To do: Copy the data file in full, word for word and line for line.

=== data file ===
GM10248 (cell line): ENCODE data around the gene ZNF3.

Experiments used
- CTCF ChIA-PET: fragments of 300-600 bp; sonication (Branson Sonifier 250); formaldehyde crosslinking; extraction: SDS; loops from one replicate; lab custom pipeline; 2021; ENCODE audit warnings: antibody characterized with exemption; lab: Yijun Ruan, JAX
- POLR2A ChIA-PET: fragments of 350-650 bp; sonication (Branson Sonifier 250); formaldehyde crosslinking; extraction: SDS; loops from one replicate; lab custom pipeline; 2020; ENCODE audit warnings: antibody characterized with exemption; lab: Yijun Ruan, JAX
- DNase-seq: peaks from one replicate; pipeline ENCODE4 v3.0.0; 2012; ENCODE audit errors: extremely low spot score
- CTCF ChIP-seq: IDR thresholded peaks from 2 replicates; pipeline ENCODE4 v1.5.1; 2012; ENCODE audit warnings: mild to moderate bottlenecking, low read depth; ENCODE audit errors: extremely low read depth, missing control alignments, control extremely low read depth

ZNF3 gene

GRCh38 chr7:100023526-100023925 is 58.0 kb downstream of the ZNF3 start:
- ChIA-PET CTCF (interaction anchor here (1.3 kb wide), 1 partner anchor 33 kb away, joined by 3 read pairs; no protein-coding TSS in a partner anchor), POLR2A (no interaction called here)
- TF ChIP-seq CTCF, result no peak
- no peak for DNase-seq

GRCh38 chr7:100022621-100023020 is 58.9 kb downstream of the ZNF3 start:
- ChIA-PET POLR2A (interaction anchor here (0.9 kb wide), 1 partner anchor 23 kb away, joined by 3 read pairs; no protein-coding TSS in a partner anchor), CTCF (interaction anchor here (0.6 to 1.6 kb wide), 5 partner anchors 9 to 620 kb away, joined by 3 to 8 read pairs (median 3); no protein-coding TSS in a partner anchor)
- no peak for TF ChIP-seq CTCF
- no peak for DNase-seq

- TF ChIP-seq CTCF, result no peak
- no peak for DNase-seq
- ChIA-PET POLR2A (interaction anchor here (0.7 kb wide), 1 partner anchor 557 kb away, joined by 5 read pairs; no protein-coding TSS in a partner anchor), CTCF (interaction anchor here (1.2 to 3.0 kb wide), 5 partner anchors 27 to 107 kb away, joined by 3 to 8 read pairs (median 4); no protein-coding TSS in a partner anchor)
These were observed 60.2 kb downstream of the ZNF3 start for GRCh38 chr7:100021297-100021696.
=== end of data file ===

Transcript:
GM10248 (cell line): ENCODE data around the gene ZNF3.

Experiments used
- CTCF ChIA-PET: fragments of 300-600 bp; sonication (Branson Sonifier 250); formaldehyde crosslinking; extraction: SDS; loops from one replicate; lab custom pipeline; 2021; ENCODE audit warnings: antibody characterized with exemption; lab: Yijun Ruan, JAX
- POLR2A ChIA-PET: fragments of 350-650 bp; sonication (Branson Sonifier 250); formaldehyde crosslinking; extraction: SDS; loops from one replicate; lab custom pipeline; 2020; ENCODE audit warnings: antibody characterized with exemption; lab: Yijun Ruan, JAX
- DNase-seq: peaks from one replicate; pipeline ENCODE4 v3.0.0; 2012; ENCODE audit errors: extremely low spot score
- CTCF ChIP-seq: IDR thresholded peaks from 2 replicates; pipeline ENCODE4 v1.5.1; 2012; ENCODE audit warnings: mild to moderate bottlenecking, low read depth; ENCODE audit errors: extremely low read depth, missing control alignments, control extremely low read depth

ZNF3 gene

GRCh38 chr7:100023526-100023925 is 58.0 kb downstream of the ZNF3 start:
- ChIA-PET CTCF (interaction anchor here (1.3 kb wide), 1 partner anchor 33 kb away, joined by 3 read pairs; no protein-coding TSS in a partner anchor), POLR2A (no interaction called here)
- TF ChIP-seq CTCF, result no peak
- no peak for DNase-seq

GRCh38 chr7:100022621-100023020 is 58.9 kb downstream of the ZNF3 start:
- ChIA-PET POLR2A (interaction anchor here (0.9 kb wide), 1 partner anchor 23 kb away, joined by 3 read pairs; no protein-coding TSS in a partner anchor), CTCF (interaction anchor here (0.6 to 1.6 kb wide), 5 partner anchors 9 to 620 kb away, joined by 3 to 8 read pairs (median 3); no protein-coding TSS in a partner anchor)
- no peak for TF ChIP-seq CTCF
- no peak for DNase-seq

- TF ChIP-seq CTCF, result no peak
- no peak for DNase-seq
- ChIA-PET POLR2A (interaction anchor here (0.7 kb wide), 1 partner anchor 557 kb away, joined by 5 read pairs; no protein-coding TSS in a partner anchor), CTCF (interaction anchor here (1.2 to 3.0 kb wide), 5 partner anchors 27 to 107 kb away, joined by 3 to 8 read pairs (median 4); no protein-coding TSS in a partner anchor)
These were observed 60.2 kb downstream of the ZNF3 start for GRCh38 chr7:100021297-100021696.